Since 2020, we have been working on a variety of tools for analyzing multispectral data from the big cameras that stick up out of the heads of the Perseverance and Curiosity Mars rovers. (These cameras are also called MASTCAM-Z and MASTCAM). These tools reduce the work scientists must do to process these data by a factor of 10. They also improve the quality and consistency of the resulting data.These tools include:
asdf, an application and workflow for rapid, consistent, beautiful last-mile multispectral data reduction.
These applications will eventually become public. Unfortunately, because of elements
that remain confidential, we are not yet able to share them. However, you can look at many
of their components -- and perhaps find features you'll be able to use! -- in our
marslab ecosystem, including
marslab itself and the utility library
Our work on the massive data set produced by the Galaxy Evolution Explorer (GALEX) telescope brings many of our interests together. It requires us to use interesting statistical methods, perform archaeological work on legacy scientific software, and find tricky solutions to programming problems. Most of all, it gives us opportunities to make efficient, beautiful tools people can use to increase the scientific return on existing data.
GLCat (the GALEX Legacy Catalog) is an upcoming catalog of every unique source observed by GALEX. It will be the largest UV sky catalog ever developed. GLCat is being funded by the NASA Astrophysics Data Analysis Program (ADAP) and builds on our previous work with GFCat and gPhoton (see below). Work on GLCat is beginning with an extensive rewrite of the gPhoton pipeline, which has increased its speed by two orders of magnitude and will enable rapid iterative recalibration of the GALEX data archive.proposal document
GFCat (the GALEX Flare Catalog) is a catalog of variable sources observed by GALEX over short timescales (less than about 30 minutes, the length of a full GALEX 'visit'). The very high temporal resolution of GFCat gives us -- and other astronomers -- the opportunity to search for phenomena that have rarely been previously observed in stars other than our own sun. In particular, the contrast between M Dwarf stars and stellar flares is nearly maximized in the GALEX bandpass, so the data are particularly sensitive to lower energy flares, unobscured by the host star. M Dwarfs are prime targets in the search for habitable worlds. Stellar flares are expected to play some role in planet habitability, and the rate of relatively more common low energy flares might be key. Other fast variable objects observable in GALEX include binary star eclipses, quasi-periodic pulsations, and white dwarf pulsations. These variables were serendipitously observed by GALEX and could not be systematically discovered without gPhoton (see below). The catalog of 2-minute time resolution and example software workflows are currently available on GitHub.AAS poster on variable source detection || GitHub repo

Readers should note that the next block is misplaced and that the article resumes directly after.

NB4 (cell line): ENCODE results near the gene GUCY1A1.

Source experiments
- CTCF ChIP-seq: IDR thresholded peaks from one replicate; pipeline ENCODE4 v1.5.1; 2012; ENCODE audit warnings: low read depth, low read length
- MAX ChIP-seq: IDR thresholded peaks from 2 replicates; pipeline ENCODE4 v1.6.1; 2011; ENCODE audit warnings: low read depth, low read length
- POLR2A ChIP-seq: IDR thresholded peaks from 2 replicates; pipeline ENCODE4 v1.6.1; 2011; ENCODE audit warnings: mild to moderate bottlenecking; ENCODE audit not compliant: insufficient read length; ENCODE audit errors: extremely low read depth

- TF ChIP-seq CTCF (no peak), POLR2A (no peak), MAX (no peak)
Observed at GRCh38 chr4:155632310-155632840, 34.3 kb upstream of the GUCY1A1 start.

gPhoton is a Python software toolkit that opens up GALEX's short time domain capabilities for the first time. An implementation of the gPhoton database has been publicly deployed at the Mikulski Archive for Space Telescopes (MAST) at the Space Telescope Science Institute (STScI). It makes the ~1.7 trillion individual photons observed in “direct” imaging mode by that spacecraft during the NASA-funded phases of the mission available for fast, on-demand analysis of brief, time-variable astrophysical phenomena with simple command-line tools. The source code is available on GitHub.